Cautionary Statements and Risk Factors That May Affect Future Results
This news release contains “forward-looking statements” within the meaning of the safe harbor provisions of the Private Securities Litigation Reform Act of 1995. Forward-looking statements are not statements of historical facts, but instead represent the current expectations of NextEra Energy, Inc. (NextEra Energy) and Florida Power & Light Company (FPL) regarding future operating results and other future events, many of which, by their nature, are inherently uncertain and outside of NextEra Energy’s and FPL’s control. In some cases, you can identify the forward-looking statements by words or phrases such as “will,” “may result,” “expect,” “anticipate,” “believe,” “intend,” “plan,” “seek,” “aim,” “potential,” “projection,” “forecast,” “predict,” “goals,” “target,” “outlook,” “should,” “would” or similar words or expressions. You should not place undue reliance on these forward-looking statements, which are not a guarantee of future performance. The future results of NextEra Energy and FPL and their business and financial condition are subject to risks and uncertainties that could cause their actual results to differ materially from those expressed or implied in the forward-looking statements, or may require them to limit or eliminate certain operations. These risks and uncertainties include, but are not limited to, the following: effects of extensive regulation of NextEra Energy’s and FPL’s business operations; inability of NextEra Energy and FPL to recover in a timely manner any significant amount of costs, a return on certain assets or a reasonable return on invested capital through base rates, cost recovery clauses, other regulatory mechanisms or otherwise; impact of political, regulatory and economic factors on regulatory decisions important to NextEra Energy and FPL; disallowance of cost recovery by FPL based on a finding of imprudent use of derivative instruments; effect of any reductions to, or elimination of, governmental incentives or policies that support utility scale renewable energy projects of NextEra Energy Resources, LLC and its affiliated entities (NextEra Energy Resources) or the imposition of additional taxes or assessments on renewable energy; impact of new or revised laws, regulations, interpretations or other regulatory initiatives on NextEra Energy and FPL; effect on NextEra Energy and FPL of potential regulatory action to broaden the scope of regulation of over-the-counter (OTC) financial derivatives and to apply such regulation to NextEra Energy and FPL; capital expenditures, increased operating costs and various liabilities attributable to environmental laws, regulations and other standards applicable to NextEra Energy and FPL; effects on NextEra Energy and FPL of federal or state laws or regulations mandating new or additional limits on the production of greenhouse gas emissions; exposure of NextEra Energy and FPL to significant and increasing compliance costs and substantial monetary penalties and other sanctions as a result of extensive federal regulation of their operations; effect on NextEra Energy and FPL of changes in tax laws and in judgments and estimates used to determine tax-related asset and liability amounts; impact on NextEra Energy and FPL of adverse results of litigation; effect on NextEra Energy and FPL of failure to proceed with projects under development or inability to complete the construction of (or capital improvements to) electric generation, transmission and distribution facilities, gas infrastructure facilities or other facilities on schedule or within budget; impact on development and operating activities of NextEra Energy and FPL resulting from risks related to project siting, financing, construction, permitting, governmental approvals and the negotiation of project development agreements; risks involved in the operation and maintenance of electric generation, transmission and distribution facilities, gas infrastructure facilities and other facilities; effect on NextEra Energy and FPL of a lack of growth or slower growth in the number of customers or in customer usage; impact on NextEra Energy and FPL of severe weather and other weather conditions; threats of terrorism and catastrophic events that could result from terrorism, cyber-attacks or other attempts to disrupt NextEra Energy’s and FPL’s business or the businesses of third parties; inability to obtain adequate insurance coverage for protection of NextEra Energy and FPL against significant losses and risk that insurance coverage does not provide protection against all significant losses; a prolonged period of low gas and oil prices could impact NextEra Energy Resources’ gas infrastructure business and cause NextEra Energy Resources to delay or cancel certain gas infrastructure projects and for certain existing projects to be impaired; risk to NextEra Energy Resources of increased operating costs resulting from unfavorable supply costs necessary to provide NextEra Energy Resources’ full energy and capacity requirement services; inability or failure by NextEra Energy Resources to manage properly or hedge effectively the commodity risk within its portfolio; potential volatility of NextEra Energy’s results of operations caused by sales of power on the spot market or on a short-term contractual basis; effect of reductions in the liquidity of energy markets on NextEra Energy’s ability to manage operational risks; effectiveness of NextEra Energy’s and FPL’s risk management tools associated with their hedging and trading procedures to protect against significant losses, including the effect of unforeseen price variances from historical behavior; impact of unavailability or disruption of power transmission or commodity transportation facilities on sale and delivery of power or natural gas by FPL and NextEra Energy Resources; exposure of NextEra Energy and FPL to credit and performance risk from customers, hedging counterparties and vendors; failure of NextEra Energy or FPL counterparties to perform under derivative contracts or of requirement for NextEra Energy or FPL to post margin cash collateral under derivative contracts; failure or breach of NextEra Energy’s or FPL’s information technology systems; risks to NextEra Energy and FPL’s retail businesses from compromise of sensitive customer data; losses from volatility in the market values of derivative instruments and limited liquidity in OTC markets; impact of negative publicity; inability of NextEra Energy and FPL to maintain, negotiate or renegotiate acceptable franchise agreements with municipalities and counties in Florida; increasing costs of health care plans; lack of a qualified workforce or the loss or retirement of key employees; occurrence of work strikes or stoppages and increasing personnel costs; NextEra Energy’s ability to successfully identify, complete and integrate acquisitions, including the effect of increased competition for acquisitions; NextEra Energy Partners, LP’s (NEP’s) acquisitions may not be completed and, even if completed, NextEra Energy may not realize the anticipated benefits of any acquisitions; environmental, health and financial risks associated with NextEra Energy Resources’ and FPL’s ownership and operation of nuclear generation facilities; liability of NextEra Energy and FPL for significant retrospective assessments and/or retrospective insurance premiums in the event of an incident at certain nuclear generation facilities; increased operating and capital expenditures at nuclear generation facilities of NextEra Energy or FPL resulting from orders or new regulations of the Nuclear Regulatory Commission; inability to operate any of NextEra Energy Resources’ or FPL’s owned nuclear generation units through the end of their respective operating licenses; liability of NextEra Energy and FPL for increased nuclear licensing or compliance costs resulting from hazards, and increased public attention to hazards, posed to their owned nuclear generation facilities; risks associated with outages of NextEra Energy Resources’ and FPL’s owned nuclear units; effect of disruptions, uncertainty or volatility in the credit and capital markets on NextEra Energy’s and FPL’s ability to fund their liquidity and capital needs and meet their growth objectives; inability of NextEra Energy, FPL and NextEra Energy Capital Holdings, Inc. to maintain their current credit ratings; impairment of NextEra Energy’s and FPL’s liquidity from inability of credit providers to fund their credit commitments or to maintain their current credit ratings; poor market performance and other economic factors that could affect NextEra Energy’s defined benefit pension plan’s funded status; poor market performance and other risks to the asset values of NextEra Energy’s and FPL’s nuclear decommissioning funds; changes in market value and other risks to certain of NextEra Energy’s investments; effect of inability of NextEra Energy subsidiaries to pay upstream dividends or repay funds to NextEra Energy or of NextEra Energy’s performance under guarantees of subsidiary obligations on NextEra Energy’s ability to meet its financial obligations and to pay dividends on its common stock; the fact that the amount and timing of dividends payable on NextEra Energy’s common stock, as well as the dividend policy approved by NextEra Energy’s board of directors from time to time, and changes to that policy, are within the sole discretion of NextEra Energy’s board of directors and, if declared and paid, dividends may be in amounts that are less than might be expected by shareholders; NEP’s inability to access sources of capital on commercially reasonable terms could have an effect on its ability to consummate future acquisitions and on the value of NextEra Energy’s limited partner interest in NextEra Energy Operating Partners, LP; and effects of disruptions, uncertainty or volatility in the credit and capital markets on the market price of NextEra Energy’s common stock. NextEra Energy and FPL discuss these and other risks and uncertainties in their annual report on Form 10-K for the year ended December 31, 2015 and other SEC filings, and this news release should be read in conjunction with such SEC filings made through the date of this news release. The forward-looking statements made in this news release are made only as of the date of this news release and NextEra Energy and FPL undertake no obligation to update any forward-looking statements.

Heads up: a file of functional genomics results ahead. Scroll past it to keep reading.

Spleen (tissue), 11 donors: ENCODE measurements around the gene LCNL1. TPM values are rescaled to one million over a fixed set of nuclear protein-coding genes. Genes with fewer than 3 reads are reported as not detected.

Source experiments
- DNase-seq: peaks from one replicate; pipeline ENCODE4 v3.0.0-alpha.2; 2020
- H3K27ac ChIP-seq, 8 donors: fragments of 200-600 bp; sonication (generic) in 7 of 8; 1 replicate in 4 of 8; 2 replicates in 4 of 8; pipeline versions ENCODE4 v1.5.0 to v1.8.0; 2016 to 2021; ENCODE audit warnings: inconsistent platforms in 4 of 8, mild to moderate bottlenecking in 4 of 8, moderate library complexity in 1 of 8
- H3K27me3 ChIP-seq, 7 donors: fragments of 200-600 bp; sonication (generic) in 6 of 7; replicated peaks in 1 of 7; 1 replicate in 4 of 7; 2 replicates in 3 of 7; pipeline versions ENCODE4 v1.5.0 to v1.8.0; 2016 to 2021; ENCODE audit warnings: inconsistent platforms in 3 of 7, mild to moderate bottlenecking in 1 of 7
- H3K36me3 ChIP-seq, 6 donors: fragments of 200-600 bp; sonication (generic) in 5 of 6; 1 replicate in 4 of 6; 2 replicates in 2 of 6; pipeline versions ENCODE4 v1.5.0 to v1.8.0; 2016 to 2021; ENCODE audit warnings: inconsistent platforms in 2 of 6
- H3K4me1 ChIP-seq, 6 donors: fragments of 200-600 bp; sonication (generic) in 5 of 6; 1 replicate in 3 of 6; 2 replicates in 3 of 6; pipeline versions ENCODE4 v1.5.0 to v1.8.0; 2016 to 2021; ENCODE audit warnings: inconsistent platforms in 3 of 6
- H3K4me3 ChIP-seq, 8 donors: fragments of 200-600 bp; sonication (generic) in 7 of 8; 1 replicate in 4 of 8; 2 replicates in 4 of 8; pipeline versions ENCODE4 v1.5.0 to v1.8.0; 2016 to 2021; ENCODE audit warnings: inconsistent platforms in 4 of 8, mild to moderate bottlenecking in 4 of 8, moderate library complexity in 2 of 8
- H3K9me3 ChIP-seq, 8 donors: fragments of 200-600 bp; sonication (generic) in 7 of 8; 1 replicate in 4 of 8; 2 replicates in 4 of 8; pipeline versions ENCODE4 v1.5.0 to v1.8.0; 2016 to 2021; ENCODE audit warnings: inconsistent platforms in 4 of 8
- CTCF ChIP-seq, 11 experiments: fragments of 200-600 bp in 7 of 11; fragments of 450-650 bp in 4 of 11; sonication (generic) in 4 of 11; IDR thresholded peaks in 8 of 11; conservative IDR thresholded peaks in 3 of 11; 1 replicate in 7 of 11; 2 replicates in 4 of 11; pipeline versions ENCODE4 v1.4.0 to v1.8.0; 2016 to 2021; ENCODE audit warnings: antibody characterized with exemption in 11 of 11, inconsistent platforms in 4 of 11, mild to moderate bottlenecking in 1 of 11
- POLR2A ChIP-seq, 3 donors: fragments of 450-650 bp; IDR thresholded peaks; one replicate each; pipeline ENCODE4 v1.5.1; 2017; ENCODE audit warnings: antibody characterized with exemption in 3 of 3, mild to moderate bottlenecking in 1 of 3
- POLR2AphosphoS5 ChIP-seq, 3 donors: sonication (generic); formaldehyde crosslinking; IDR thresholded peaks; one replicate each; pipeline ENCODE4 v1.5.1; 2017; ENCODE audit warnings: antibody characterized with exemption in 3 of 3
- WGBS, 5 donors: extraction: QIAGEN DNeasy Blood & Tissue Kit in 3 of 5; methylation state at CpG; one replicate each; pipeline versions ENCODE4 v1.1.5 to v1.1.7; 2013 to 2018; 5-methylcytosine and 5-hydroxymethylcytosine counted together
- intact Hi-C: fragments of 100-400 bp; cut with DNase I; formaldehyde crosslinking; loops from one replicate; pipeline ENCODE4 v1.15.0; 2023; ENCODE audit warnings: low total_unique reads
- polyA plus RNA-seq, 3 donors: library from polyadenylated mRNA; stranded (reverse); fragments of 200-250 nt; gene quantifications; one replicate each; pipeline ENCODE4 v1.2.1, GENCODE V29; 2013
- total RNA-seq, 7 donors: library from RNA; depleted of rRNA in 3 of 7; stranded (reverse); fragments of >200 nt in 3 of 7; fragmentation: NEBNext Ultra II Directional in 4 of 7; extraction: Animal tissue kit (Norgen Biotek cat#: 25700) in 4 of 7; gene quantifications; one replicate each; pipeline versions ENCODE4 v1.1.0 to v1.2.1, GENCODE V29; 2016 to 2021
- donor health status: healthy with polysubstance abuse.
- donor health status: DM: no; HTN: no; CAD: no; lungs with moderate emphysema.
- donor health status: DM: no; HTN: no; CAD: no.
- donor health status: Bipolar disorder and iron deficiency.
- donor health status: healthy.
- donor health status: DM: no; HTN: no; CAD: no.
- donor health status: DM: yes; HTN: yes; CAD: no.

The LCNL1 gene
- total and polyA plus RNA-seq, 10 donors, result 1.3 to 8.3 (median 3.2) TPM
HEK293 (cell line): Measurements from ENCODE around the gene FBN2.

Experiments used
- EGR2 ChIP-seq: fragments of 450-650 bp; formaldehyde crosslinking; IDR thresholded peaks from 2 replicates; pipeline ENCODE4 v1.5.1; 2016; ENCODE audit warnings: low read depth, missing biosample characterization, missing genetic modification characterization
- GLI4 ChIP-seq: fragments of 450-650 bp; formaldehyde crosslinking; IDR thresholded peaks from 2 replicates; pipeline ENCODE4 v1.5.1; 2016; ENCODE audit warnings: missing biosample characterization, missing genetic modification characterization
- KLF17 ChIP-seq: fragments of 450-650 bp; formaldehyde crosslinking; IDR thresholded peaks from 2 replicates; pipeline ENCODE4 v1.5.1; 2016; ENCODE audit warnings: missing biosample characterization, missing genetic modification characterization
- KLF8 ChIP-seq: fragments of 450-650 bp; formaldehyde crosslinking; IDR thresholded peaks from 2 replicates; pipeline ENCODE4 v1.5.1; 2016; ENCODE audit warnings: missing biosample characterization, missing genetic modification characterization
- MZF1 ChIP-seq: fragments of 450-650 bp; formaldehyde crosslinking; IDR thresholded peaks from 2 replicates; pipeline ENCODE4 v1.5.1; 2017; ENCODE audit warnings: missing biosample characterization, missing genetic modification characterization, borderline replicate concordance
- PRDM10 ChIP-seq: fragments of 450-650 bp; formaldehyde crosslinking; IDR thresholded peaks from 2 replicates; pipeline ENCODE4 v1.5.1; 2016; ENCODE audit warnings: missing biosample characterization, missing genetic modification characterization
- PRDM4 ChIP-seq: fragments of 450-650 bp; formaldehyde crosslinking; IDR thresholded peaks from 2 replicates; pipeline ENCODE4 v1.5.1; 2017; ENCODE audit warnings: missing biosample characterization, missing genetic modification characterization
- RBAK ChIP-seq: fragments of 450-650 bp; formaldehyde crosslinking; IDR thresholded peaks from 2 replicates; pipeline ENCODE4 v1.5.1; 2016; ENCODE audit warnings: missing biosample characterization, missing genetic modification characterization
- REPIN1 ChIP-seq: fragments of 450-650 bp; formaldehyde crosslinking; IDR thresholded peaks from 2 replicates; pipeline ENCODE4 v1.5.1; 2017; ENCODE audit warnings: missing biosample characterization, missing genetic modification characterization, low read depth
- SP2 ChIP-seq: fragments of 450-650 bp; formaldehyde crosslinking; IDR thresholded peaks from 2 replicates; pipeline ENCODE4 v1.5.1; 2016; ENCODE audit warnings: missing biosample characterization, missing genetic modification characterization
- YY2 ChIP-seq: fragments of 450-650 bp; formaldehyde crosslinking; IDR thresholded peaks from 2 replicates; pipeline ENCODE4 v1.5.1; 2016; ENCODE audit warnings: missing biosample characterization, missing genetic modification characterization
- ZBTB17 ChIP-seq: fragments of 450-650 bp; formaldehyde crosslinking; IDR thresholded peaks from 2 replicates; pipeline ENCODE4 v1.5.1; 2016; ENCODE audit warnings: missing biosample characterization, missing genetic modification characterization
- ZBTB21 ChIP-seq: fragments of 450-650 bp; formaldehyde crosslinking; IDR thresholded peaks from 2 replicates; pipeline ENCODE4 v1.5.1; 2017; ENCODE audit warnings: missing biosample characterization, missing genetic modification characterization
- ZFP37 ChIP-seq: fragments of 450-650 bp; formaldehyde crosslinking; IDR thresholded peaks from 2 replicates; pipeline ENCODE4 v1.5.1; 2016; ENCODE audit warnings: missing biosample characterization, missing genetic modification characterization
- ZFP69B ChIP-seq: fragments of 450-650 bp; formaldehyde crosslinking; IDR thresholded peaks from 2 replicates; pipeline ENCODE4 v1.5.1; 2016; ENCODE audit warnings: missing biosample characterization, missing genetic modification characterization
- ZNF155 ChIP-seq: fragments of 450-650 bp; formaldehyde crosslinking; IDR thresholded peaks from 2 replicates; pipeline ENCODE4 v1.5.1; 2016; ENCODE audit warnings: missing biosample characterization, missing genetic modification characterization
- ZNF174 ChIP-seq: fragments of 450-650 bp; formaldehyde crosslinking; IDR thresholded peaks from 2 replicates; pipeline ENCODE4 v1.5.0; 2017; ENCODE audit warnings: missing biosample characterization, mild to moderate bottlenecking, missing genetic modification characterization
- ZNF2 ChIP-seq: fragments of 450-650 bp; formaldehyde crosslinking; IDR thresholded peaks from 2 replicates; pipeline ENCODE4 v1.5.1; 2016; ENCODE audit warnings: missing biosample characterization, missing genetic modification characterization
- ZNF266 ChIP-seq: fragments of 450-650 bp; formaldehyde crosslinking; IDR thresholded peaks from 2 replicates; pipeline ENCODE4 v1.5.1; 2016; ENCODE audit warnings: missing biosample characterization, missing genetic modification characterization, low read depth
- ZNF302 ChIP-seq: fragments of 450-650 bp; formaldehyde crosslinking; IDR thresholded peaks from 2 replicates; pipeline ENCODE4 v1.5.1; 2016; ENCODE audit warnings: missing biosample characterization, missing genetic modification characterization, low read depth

SOURCE Florida Power & Light Company